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The 50 coolest new businesses in America


4x3_50 coolest new businesses 2015

Dozens of cool, innovative businesses pop up across the US every day, bringing new technologies, entertainment options, and services to their local communities.

Throughout the year, we've highlighted several of these small, independent businesses that have opened over the past five years or so in New York City, San Francisco, Houston, Portland, Boston, New Orleans, Los Angeles, and Chicago, and now we've scoured the rest of the country for inventive new ventures.

From a pizza oven on wheels to a boutique where everything's free — with a catch, of course — there are plenty of smart places to check out. Read on to see our top 50.

Editing by Alex Morrell. Additional reporting by Lauren Browning.

SEE ALSO: The 29 coolest new businesses in New York City

SEE ALSO: The 19 coolest new businesses in San Francisco

5 Rabbit Cervecería

6398 W. 74th St., Bedford Park, Illinois

What it is: A Latin-influenced craft brewery that bases its beers on Aztec culture.

Why it's cool: Located just outside Chicago, the first Latin microbrewery, or cervecería, in the US infuses its brews with ancho chili, piloncillo cane sugar, and other Latin flavors. Inspired by an Aztec myth, 5 Rabbit names all of its beers to coincide with the Aztec calendar.

Angela & Roi

Online, based in Boston, Massachusetts

What it is: A handbag company that has a unique charity-donation policy.

Why it's cool: Angela & Roi handbags come in all sorts of colors, but when choosing, most customers don't just think about the color they like; they also think about the "color" they're donating to. A portion of each bag sale goes to the charity whose color coordinates with the bag — red is for HIV/AIDS, pink is for breast cancer, and so forth. Angela & Roi bags are also eco-conscious, made without animal products or sweatshop labor.


Online, based in Denver, Colorado

What it is: A brand that believes in ethically produced clothing and dressing up every day.

Why it's cool: This online retailer based in Denver claims to make it easier to get dressed in the morning, whether you’re running errands, heading to work, or grabbing coffee with a friend. This fair-trade fashion label was created by E.A. Lepine, a designer intent on trading lazy-day yoga pants for casual, comfortable, and trendy dresses.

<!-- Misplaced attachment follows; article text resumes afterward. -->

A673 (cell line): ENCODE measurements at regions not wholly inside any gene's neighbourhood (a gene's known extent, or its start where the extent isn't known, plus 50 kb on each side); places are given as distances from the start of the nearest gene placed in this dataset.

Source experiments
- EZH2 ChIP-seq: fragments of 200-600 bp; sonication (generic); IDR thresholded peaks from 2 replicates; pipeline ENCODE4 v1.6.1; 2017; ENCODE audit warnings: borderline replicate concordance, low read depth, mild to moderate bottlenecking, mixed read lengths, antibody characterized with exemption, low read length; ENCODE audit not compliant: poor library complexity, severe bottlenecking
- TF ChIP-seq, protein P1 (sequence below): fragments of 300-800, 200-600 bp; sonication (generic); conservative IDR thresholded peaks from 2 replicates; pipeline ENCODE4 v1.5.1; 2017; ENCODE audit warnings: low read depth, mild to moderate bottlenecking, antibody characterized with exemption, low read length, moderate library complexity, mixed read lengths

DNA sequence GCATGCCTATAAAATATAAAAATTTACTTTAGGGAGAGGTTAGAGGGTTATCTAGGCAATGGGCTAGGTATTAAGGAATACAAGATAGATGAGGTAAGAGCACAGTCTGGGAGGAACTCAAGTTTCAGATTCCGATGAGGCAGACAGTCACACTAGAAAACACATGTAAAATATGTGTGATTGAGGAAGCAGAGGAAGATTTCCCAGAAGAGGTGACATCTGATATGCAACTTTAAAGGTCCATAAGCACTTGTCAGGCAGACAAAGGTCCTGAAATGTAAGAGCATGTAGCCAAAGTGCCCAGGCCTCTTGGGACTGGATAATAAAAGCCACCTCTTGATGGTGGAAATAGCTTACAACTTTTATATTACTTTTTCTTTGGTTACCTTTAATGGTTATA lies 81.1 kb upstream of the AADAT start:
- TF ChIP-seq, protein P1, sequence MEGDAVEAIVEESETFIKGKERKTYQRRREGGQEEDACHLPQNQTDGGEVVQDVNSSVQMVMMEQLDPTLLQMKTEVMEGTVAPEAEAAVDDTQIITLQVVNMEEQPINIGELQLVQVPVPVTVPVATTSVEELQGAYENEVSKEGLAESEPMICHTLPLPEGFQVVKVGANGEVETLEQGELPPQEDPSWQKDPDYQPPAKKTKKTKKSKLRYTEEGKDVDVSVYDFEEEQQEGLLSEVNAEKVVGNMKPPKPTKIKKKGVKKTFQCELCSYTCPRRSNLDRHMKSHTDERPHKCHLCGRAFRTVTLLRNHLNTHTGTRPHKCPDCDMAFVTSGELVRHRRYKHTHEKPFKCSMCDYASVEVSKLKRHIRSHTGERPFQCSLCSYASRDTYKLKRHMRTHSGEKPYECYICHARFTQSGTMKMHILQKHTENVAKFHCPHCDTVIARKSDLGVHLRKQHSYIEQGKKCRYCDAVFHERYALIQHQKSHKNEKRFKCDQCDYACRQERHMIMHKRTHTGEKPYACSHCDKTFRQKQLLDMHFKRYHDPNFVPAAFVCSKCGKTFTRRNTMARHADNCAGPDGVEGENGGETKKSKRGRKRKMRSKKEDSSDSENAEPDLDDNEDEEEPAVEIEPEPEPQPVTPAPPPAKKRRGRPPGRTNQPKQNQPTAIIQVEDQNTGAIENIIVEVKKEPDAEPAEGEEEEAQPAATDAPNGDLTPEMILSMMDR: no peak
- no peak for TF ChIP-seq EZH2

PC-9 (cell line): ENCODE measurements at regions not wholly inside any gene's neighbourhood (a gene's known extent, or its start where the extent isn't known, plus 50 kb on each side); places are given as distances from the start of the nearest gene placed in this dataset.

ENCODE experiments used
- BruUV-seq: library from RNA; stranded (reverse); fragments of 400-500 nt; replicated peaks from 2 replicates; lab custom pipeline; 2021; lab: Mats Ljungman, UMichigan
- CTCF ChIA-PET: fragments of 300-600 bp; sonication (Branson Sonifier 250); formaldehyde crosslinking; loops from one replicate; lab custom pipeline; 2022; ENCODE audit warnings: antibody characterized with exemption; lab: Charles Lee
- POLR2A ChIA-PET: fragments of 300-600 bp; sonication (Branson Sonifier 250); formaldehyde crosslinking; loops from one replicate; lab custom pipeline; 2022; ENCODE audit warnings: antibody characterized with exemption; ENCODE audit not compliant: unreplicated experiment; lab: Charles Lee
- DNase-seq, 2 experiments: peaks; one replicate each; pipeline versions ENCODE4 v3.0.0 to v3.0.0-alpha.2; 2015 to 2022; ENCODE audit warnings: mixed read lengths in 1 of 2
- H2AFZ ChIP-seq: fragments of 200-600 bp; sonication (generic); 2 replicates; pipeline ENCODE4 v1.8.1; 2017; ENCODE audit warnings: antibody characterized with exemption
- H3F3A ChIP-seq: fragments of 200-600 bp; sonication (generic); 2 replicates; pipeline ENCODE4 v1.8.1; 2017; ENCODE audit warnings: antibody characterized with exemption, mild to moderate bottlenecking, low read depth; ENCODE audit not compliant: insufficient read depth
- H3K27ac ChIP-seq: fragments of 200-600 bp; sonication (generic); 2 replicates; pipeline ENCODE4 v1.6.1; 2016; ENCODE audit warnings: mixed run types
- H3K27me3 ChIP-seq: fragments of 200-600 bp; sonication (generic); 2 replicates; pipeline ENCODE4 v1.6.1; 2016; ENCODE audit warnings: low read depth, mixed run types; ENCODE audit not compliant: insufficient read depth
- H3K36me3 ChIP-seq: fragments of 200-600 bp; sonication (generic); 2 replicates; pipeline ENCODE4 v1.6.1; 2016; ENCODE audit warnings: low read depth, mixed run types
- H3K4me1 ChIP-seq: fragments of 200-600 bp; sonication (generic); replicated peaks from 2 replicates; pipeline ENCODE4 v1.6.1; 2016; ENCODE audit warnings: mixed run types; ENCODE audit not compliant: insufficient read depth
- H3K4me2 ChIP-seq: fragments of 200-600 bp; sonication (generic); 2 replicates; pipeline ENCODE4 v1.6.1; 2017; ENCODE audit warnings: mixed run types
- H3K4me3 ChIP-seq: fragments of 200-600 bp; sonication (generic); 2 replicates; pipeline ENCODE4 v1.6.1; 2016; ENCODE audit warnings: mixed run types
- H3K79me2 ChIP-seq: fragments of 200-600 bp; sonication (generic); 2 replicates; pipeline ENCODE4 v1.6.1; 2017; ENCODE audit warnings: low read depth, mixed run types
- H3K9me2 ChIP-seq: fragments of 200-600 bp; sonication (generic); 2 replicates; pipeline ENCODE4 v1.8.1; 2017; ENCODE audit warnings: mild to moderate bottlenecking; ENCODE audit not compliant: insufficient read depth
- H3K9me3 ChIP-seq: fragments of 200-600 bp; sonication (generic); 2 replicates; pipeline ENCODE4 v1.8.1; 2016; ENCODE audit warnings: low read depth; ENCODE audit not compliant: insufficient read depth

All items sold at Arrowroot are sewn by a group of seven women in Tegucigalpa, Honduras. The women earn fair wages — about $10 to $12 an hour, enough to support a family — and healthcare benefits.

See the rest of the story at Business Insider

Your next innovative meal is at this pop-up restaurant in Portland


Nomad PDX cooking

On any day of the week, you might find Ryan Fox foraging in northwest Oregon for mushrooms and herbs, visiting the farmers market, or buying seafood from fishermen.

It's not just an eccentric hobby. Fox then goes into the kitchen and prepares what he gathers at Nomad.PDX, one of the most innovative new restaurants in Portland.

Fox's approach to cooking is risky and adventurous: He takes whatever is in season — and only what's in season — and transforms it into a delicious work of art. Last winter, when ingredients were scarce, barley, potato, and cabbage dessert ("cabbage was the sweetest thing available," he says) appeared on the menu. 

"In some cities, chefs will have an idea for the menu and make the ingredients work around that idea," he says. "At Nomad.PDX, the ingredients dictate the menu 100%."

It may be harder to create a menu with these constraints, but Fox approaches it as an exciting opportunity. "The challenge is very real for us," says Fox. "No one in Portland has done what we're doing."

A new approach to fine dining

The 29-year-old executive chef is redefining the dining experience. While Fox has worked at some of the most upscale restaurants in the country, Nomad.PDX is a huge departure.

"The initial reaction was, 'These people are crazy!'" Fox says. "A few got it and were on board, but most people said, 'You don't have any money, any equipment, or even a restaurant; you don't have anything to do this.' But we did it anyway."

Nomad.PDX technically operates as a pop-up restaurant from a mezzanine above a bar, although Fox and sous chef Ali Matteis hope to find a larger, permanent space, and perhaps even start their own farm. In the meantime, Fox has made sure the restaurant has a distinct look and feel. He's traded in white tablecloths, chandeliers, and even a wait staff — Fox and Matteis serve everything themselves — for a simple, intimate dining experience.

Customers eat bold, innovative fare while sitting on folding chairs, surrounded by rocks, leaves, and branches Fox collects on his foraging trips. This creates a unique juxtaposition between a bare-bones feel of the physical dining experience and a menu that's anything but basic.

Nomad PDX dish

"I’ve worked at a lot of very nice restaurants, but I never saw what chefs cared about translate to the atmosphere in the dining room," Fox says. "Chefs don't care about white tablecloths. Strip it all away and make it about the food."

The evolution of culinary innovation

Raised in Cleveland, Ohio, Fox grew up on a "very simple" Midwest diet. But while washing dishes for restaurants as a teenager, he fell in love with food on a deeper level.

After graduating from high school, Fox attended The Culinary Institute of America in New York. From there he floated from city to city — Chicago, New Orleans, and Las Vegas, where he landed a coveted gig at the renowned Joël Robuchon.